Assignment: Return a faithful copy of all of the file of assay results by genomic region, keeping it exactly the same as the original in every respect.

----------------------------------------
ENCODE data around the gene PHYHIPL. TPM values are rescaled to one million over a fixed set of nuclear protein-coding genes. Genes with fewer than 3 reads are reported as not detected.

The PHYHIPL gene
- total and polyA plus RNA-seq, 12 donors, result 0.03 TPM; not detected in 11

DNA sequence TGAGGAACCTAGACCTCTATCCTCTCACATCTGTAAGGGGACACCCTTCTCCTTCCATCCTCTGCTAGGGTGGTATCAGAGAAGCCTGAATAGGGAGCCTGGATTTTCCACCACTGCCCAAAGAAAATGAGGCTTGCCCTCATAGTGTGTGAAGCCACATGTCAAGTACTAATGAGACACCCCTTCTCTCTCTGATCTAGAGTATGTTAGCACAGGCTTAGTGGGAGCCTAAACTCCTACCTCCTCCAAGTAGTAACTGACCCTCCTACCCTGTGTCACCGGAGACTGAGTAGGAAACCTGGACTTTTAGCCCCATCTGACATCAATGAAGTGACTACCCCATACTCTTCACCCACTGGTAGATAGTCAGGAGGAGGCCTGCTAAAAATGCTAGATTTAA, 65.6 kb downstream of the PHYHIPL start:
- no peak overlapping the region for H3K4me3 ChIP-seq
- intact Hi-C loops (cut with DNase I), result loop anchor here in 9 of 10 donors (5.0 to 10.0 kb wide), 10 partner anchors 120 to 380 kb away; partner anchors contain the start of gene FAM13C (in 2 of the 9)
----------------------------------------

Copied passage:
ENCODE data around the gene PHYHIPL. TPM values are rescaled to one million over a fixed set of nuclear protein-coding genes. Genes with fewer than 3 reads are reported as not detected.

The PHYHIPL gene
- total and polyA plus RNA-seq, 12 donors, result 0.03 TPM; not detected in 11

DNA sequence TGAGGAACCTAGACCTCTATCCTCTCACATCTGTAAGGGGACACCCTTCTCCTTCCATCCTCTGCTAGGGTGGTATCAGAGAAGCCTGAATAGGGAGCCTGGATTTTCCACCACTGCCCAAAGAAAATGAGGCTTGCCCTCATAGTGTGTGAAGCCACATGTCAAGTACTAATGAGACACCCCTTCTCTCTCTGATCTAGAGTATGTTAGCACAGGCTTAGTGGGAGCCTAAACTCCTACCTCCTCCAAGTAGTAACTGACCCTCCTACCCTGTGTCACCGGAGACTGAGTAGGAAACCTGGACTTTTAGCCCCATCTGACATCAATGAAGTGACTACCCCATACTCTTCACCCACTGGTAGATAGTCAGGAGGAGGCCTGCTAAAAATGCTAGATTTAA, 65.6 kb downstream of the PHYHIPL start:
- no peak overlapping the region for H3K4me3 ChIP-seq
- intact Hi-C loops (cut with DNase I), result loop anchor here in 9 of 10 donors (5.0 to 10.0 kb wide), 10 partner anchors 120 to 380 kb away; partner anchors contain the start of gene FAM13C (in 2 of the 9)